BBQ season is upon us, and I bet you cant wait to get the grill warmed up and get some delicious food cooking.
But, did you know, during BBQ season, cases of food poisoning double in the US?!
We don’t want to be killjoys, but a trip to ER is never fun.
And when it's a loved one who has eaten something you've cooked? Let's just say the guilt is even more painful than having food poisoning!
And yet, it really is just simple things that can make all the difference.
We’ve put together a 7 step cheat sheet that will eliminate the risk of food poisoning when barbecuing altogether.
1. Repeat the mantra, ‘charred does not mean cooked through’
It amazes us that people still think that the browned outside of chicken pieces or burgers mean the insides are cooked right through.
The truth is, there really is no way to know. The length of time it takes for something to get brown or charred is completely dependent on how hot the barbecue grill is.
Grills are never as accurate as an oven, plus a BBQ grill is subject to whatever temperature it happens to be outdoors (as opposed to an oven which is a closed unit).
The only way to check that any food is cooked through to a safe temperature is to push the probe of a food thermometer right into the center of food.
Stop thinking you have x-ray vision!
Just this one tip could halve the number of annual food poisoning related ER trips in the US!
2. Consider ‘pre-heating’ food
Purists will hate this and say a true BBQ is one where the food is cooked completely outdoors.
That’s fine and well, but sometimes you’re just pushed for time and need to have a barbecue session done quickly. Other times, more people than expected have turned up to your event.
It’s occasions like these when we panic and start trying to cook food too fast, which is when mistakes happen.
Consider using your oven to pre-heat meats, and then finish them off on the barbecue grill.
Your family and friends will still get that smoky, scorched taste (just don’t tell the purists!)
3. Don’t wash raw chicken
We’re amazed that so many recipe books STILL instruct people to wash raw chicken!
First of all, it is completely unnecessary.
As long as you cook chicken right through, all bacteria and germs on the surface and beyond will be killed. So you’re just adding an extra step to your cooking for no reason.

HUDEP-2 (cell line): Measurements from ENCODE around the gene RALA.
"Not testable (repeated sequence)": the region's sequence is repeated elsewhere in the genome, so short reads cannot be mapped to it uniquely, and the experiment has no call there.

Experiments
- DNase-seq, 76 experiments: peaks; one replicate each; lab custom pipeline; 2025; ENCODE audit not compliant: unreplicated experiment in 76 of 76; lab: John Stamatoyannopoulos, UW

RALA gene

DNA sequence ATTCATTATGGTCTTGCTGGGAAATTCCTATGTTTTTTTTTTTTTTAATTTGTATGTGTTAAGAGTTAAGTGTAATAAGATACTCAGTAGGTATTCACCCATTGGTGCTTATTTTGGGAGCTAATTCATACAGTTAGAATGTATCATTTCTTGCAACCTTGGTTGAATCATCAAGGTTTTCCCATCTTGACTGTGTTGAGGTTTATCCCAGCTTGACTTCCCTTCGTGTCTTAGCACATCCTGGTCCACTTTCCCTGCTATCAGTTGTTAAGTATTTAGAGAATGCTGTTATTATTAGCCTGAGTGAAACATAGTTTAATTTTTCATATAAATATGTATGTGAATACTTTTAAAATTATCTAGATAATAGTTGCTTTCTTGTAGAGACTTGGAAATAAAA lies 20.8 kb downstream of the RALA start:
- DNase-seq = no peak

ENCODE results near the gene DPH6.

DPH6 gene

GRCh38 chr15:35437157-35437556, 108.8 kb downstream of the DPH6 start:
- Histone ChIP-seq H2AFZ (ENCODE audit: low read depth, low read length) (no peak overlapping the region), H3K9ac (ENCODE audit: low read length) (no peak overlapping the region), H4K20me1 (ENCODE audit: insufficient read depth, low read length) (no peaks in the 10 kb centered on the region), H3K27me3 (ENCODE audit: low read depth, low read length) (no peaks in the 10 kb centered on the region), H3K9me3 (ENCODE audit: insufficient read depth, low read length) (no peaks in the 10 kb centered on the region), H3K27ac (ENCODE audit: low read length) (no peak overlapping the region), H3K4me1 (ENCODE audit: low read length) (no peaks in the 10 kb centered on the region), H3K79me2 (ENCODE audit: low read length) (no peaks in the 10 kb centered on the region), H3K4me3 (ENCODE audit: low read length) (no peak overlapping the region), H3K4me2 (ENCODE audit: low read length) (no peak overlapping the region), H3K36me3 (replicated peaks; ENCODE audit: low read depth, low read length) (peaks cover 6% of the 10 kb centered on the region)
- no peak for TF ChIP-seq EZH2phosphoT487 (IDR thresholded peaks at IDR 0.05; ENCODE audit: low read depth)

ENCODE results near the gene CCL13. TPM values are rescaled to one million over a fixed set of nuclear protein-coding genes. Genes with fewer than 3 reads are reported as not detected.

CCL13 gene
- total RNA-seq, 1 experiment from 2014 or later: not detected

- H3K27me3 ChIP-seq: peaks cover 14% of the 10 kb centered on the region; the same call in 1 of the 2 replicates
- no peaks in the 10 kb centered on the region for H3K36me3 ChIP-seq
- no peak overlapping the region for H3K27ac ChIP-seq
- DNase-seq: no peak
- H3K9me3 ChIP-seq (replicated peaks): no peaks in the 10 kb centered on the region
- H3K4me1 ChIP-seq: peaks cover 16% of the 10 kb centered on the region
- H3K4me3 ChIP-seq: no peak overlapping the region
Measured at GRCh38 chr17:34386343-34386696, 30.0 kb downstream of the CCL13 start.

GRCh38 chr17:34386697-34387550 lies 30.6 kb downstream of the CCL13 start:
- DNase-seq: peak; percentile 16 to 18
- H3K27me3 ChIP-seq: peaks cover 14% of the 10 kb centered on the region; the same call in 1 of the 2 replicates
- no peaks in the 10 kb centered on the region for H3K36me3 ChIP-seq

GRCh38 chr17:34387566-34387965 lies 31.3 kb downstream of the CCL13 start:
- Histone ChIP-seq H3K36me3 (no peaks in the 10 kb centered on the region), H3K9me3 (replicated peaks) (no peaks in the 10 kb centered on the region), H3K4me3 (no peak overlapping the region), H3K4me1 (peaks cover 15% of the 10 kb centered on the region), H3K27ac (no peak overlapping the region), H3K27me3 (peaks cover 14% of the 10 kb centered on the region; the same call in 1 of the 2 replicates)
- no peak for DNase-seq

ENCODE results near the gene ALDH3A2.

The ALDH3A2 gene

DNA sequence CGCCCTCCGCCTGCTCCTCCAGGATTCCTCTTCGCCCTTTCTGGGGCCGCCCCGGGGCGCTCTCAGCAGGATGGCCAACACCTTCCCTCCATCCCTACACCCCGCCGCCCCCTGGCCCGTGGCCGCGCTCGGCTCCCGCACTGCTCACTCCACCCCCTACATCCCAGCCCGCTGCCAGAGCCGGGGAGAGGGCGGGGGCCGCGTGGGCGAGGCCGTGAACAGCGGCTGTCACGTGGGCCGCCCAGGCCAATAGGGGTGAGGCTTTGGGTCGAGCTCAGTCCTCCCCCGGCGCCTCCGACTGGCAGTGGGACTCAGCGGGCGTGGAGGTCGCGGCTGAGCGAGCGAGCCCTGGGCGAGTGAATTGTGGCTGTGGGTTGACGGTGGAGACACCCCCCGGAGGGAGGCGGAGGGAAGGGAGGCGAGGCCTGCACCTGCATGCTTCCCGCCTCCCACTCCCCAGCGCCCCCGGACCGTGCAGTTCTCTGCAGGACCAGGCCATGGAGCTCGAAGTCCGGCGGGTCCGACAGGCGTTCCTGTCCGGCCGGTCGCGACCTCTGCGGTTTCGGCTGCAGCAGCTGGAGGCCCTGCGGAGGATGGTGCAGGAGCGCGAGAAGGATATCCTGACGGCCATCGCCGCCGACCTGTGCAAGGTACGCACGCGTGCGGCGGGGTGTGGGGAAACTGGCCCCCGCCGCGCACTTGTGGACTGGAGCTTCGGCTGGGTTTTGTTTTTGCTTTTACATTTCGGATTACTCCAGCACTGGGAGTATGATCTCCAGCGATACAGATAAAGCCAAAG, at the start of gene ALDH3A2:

Secondly, the water just splashes germs and bacteria everywhere!
Tiny specks can get onto utensils, worktops, clothes etc. Do you really fancy a deep clean of your kitchen with antibacterial liquid right in the middle of a barbecue? Didn’t think so.
4. Cook food for longer on a disposable BBQ
A real issue is when people, who are used to barbecuing on ‘proper’ BBQ grills, then cook on a disposable one.
These people can be very confident of ‘correct cooking times’ for different types of food, and rely on past experience.
However, disposable BBQs take longer to heat up, and take longer to heat food to safe temperatures.
As always, the only way to know your food is safe is to use a cooking thermometer.
5. Keep raw food away from all serving plates and cutlery
We’ve seen it before where there’s a huge table with everything you could need for the BBQ all piled up.
Keep anything uncooked on a separate table away from where you have your plates and cutlery. Sometimes, all it takes is a minute speck of salmonella or E.coli bacteria to land on someone’s fork or plate for them to become very ill.
Ideally, don’t bring out your crockery and cutlery until all your food is ready to serve.
6. Get into the habit of washing your hands
Most people wash their hands before starting to prepare food. But many forget to wash hands in between handling different food.
Make sure you always wash hands before and after handling meat, fish, eggs and vegetables to avoid cross contamination.
7. Avoid cross contamination of food items
Have a completely separate set of utensils, crockery and cutlery for cooked food that never touch raw meats.
Cutting boards are a prime area for cross contamination, so have 2 separate boards, one that you always use for raw meats, and the other for cooked food and fruit and vegetables.
Have separate utensils for raw meats too. Our BBQ tool set is great for turning meat and vegetables, but it’s worth having a second set to use for serving the food when they are cooked or opt to have a set of spatulas just for using on cooked food.
If you follow all the tips above, we promise you, you’re BBQ will be remembered for all the right reasons this year!